Article, Opinion, Review: Vulture article on Cate Blanchett roles in movies
“9. I’m Not There (2007)
Fine, it’s just a Bob Dylan impression — but it’s a really funny Bob Dylan impression. As one of the Dylan personas in Todd Haynes’s unconventional biopic, Blanchett was handed a plum part: the singer-songwriter of the Don’t Look Back era, a bratty, witty young man happy to conquer the planet while on tour in England. She’s a total hoot in the role, channeling the artist’s quicksilver wit, burnt-out weariness, and nervous patter. It’s a perfect mimic, but there’s also deep compassion in the performance. After all, Dylan is one of our greatest chameleons, shape-shifting from style to style over his long career, and so it figures that a master impressionist would understand that need to reinvent better than just about anyone.”
University of Chicago Press, free monthly ebook.
Article, Review: New Yorker article on Joni Mitchell
“She got another chance at camaraderie in 1975, when she joined Bob Dylan’s cocaine-dusted Rolling Thunder Revue, partly to get to know “Bobby,” who acted, she said, like a “perverse little brat,” forgoing actual conversations for Delphic, leering remarks. Dylan’s childishness is the subject of “Talk to Me,” a song on “Don Juan’s Reckless Daughter”:
We could talk about Martha
We could talk about landscapes
I’m not above gossip
But I’ll sit on a secret where honor is at stake!
Or we could talk about power
About Jesus and Hitler and Howard Hughes
Or Charlie Chaplin’s movies
Or Bergman’s Nordic blues
Please just talk to me
Any old theme you choose
Just come and talk to me
Mr. Mystery, talk to me.”
“The musicians she respects the most, Dylan and Leonard Cohen, are both notoriously limited singers, a fact that Mitchell reports frequently, and with evident joy.”
“Her inspirations, she said, were the crooners of the pre-rock era, and Dylan, who could string lyrics together without the promise, or the threat, of an impending tune. (Dylan’s harmonica passages sometimes act as the only punctuation for his long musical sentences.)”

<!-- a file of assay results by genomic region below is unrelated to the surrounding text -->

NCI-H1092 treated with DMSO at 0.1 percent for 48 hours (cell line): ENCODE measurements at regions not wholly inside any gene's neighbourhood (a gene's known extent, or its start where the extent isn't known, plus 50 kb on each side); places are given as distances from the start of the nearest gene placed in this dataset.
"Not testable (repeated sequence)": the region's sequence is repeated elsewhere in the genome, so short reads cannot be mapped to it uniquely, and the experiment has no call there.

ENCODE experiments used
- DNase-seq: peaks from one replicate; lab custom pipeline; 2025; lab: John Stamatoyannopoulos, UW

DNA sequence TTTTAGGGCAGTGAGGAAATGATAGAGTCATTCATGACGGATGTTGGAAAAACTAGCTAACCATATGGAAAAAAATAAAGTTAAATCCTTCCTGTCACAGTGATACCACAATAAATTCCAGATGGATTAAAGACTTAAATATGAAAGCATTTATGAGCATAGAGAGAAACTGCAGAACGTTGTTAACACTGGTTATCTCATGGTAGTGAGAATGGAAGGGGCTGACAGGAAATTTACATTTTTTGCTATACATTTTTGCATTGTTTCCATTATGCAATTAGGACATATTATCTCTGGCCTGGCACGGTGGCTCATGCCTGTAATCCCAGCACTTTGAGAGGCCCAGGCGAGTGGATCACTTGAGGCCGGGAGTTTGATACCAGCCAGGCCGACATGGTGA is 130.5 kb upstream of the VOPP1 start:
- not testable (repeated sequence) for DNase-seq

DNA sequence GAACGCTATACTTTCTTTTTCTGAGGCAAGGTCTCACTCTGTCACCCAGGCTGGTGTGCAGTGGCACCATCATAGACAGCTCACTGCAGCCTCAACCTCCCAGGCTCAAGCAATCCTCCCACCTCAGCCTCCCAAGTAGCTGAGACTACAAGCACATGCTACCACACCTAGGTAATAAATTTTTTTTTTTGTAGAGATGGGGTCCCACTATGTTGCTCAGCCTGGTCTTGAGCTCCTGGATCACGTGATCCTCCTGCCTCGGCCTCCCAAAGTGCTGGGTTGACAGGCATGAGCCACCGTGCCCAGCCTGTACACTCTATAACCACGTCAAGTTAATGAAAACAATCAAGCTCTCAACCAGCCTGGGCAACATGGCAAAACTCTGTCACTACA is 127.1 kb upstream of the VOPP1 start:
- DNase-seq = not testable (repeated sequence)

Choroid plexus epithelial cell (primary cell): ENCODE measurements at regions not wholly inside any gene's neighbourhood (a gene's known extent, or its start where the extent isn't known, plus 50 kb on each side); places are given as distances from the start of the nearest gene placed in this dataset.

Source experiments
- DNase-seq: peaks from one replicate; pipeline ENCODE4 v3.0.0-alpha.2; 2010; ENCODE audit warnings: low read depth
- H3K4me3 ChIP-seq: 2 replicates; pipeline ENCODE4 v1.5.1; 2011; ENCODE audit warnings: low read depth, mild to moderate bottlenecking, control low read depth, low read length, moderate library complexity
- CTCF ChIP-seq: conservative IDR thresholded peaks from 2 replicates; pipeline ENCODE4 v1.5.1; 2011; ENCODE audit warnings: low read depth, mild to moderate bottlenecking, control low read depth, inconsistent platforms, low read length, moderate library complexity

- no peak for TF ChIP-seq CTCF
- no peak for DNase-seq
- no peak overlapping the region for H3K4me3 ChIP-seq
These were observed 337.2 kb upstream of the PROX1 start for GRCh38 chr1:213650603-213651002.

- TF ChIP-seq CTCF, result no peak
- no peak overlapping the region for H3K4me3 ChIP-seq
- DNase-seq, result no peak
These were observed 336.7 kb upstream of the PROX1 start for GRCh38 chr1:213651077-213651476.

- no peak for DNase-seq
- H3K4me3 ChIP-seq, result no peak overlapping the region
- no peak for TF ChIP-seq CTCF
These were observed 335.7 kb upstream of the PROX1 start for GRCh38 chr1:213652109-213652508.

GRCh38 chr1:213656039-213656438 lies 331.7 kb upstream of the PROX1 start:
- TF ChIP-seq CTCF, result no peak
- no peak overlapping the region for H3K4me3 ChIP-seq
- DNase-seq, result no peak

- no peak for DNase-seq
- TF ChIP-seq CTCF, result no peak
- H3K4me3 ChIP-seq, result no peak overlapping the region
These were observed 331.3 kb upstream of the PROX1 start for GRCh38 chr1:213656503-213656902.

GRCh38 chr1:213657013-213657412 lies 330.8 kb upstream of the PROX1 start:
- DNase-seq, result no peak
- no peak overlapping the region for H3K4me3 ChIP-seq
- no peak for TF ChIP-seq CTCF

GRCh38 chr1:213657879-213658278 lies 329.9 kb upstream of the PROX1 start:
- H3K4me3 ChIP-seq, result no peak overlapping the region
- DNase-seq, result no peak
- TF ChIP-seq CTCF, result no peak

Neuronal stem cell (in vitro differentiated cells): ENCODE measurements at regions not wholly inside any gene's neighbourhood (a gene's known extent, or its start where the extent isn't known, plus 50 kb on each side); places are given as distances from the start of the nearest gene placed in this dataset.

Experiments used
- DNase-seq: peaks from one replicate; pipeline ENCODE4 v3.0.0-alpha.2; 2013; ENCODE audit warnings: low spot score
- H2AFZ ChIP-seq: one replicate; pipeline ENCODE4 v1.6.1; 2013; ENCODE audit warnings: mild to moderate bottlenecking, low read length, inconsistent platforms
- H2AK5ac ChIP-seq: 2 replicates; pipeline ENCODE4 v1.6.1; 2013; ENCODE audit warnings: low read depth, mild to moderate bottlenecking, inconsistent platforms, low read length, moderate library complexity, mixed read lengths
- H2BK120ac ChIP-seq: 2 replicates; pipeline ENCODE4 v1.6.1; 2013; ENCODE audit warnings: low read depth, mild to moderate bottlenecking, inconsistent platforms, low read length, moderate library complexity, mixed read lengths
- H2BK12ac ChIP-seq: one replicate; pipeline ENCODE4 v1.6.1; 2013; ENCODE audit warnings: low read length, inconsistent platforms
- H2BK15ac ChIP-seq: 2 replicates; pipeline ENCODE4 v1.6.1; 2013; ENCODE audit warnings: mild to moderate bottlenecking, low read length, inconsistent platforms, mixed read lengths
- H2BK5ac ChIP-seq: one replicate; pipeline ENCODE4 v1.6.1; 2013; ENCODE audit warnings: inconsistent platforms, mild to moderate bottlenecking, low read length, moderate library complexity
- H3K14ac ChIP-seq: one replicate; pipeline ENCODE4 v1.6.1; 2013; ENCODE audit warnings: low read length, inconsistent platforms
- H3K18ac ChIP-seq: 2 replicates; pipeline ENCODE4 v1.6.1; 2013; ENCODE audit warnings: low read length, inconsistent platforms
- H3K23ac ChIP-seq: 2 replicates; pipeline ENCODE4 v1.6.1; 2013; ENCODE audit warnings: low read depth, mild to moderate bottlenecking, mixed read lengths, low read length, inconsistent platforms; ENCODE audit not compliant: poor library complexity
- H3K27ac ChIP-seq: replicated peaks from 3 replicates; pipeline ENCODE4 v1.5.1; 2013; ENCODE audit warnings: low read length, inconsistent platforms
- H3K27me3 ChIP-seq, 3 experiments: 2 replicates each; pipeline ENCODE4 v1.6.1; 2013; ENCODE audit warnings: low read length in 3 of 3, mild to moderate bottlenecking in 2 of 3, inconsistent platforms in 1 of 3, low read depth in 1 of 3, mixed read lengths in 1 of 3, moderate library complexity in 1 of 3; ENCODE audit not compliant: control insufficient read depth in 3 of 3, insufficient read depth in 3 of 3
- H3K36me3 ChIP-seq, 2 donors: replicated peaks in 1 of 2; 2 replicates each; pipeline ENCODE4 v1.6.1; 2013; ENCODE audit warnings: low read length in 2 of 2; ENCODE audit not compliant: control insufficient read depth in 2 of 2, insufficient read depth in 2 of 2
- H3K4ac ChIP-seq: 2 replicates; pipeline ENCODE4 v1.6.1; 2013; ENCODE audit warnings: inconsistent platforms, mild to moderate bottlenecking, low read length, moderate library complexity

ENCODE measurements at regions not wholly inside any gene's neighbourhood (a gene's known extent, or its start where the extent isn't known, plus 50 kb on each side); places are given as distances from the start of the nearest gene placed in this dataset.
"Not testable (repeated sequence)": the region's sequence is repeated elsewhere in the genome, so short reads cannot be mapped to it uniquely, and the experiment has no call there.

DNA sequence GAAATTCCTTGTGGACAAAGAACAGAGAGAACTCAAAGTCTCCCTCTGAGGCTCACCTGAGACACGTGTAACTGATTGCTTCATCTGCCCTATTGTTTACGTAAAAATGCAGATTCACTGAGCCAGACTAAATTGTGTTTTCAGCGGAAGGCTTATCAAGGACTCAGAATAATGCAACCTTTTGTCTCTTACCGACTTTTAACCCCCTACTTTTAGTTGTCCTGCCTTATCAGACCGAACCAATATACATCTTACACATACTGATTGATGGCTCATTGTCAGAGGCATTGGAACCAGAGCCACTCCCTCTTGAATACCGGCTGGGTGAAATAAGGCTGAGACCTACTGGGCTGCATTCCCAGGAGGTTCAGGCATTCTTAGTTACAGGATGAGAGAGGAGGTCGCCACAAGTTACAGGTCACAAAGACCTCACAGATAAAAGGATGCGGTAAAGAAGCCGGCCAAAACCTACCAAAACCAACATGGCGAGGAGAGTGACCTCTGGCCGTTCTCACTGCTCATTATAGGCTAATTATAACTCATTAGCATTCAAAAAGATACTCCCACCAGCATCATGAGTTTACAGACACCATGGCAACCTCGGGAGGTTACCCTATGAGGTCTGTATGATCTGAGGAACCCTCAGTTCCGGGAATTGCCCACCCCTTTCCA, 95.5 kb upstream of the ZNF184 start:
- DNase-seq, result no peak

“The principle of delay works also with Mitchell’s rhymes, which are often the off-the-rack, Tin Pan Alley pairings that Dylan would adopt and, in songs like “Desolation Row,” deconstruct into prophetic nonsense. ”
Article, Review: Went to see Twyla Tharp dance at Joyce Theater. Dylan Love Songs. Excellent!
Article, YouTube: See Billboard Harry Dean Stanton best singing moments, including with Dylan on Jewish Telethon.
“Thanks to the treasure trove that is YouTube, there is (somewhat fuzzy) footage of Bob Dylan performing alongside his son-in-law Peter Himmelman and Stanton at a 1989 Chabad telethon. The trio took on spirited versions of ”Hava Nagila” and “Adelita,” the latter on which Dylan appears to be playing the recorder while Stanton covers harmonica.”
Article, Review: Book Forum review of Joni Mitchell biography, Reckless Daughter: A Portrait of Joni Mitchell, by David Yaffe.
“Even on her earliest, overly demure albums, she’d taken Bob Dylan’s cue that pop songs could say anything (she often named “Positively Fourth Street” as her bat signal) and was using it to dismantle the pedestal she was placed on: The ingenue was gazing back and seeing through her watchers, keeping charts of power plays in a fine calligraphic hand. The girl all the pop songs were about was stepping up to tell them what they got wrong.”
“In 1971, Blue (which includes “A Case of You,” a song about Cohen, as it happens) kicked off a six- or seven-album streak that stands beside Stevie Wonder’s of the same time or Dylan’s mid-’60s run.”
“While shelves buckle with Beatles and Dylan studies, and Young and Cohen have gotten solid book-length treatments, the few books on Mitchell have been limited, either too hagiographic or subsuming her under second-wave feminism or California lifestyle-ism.”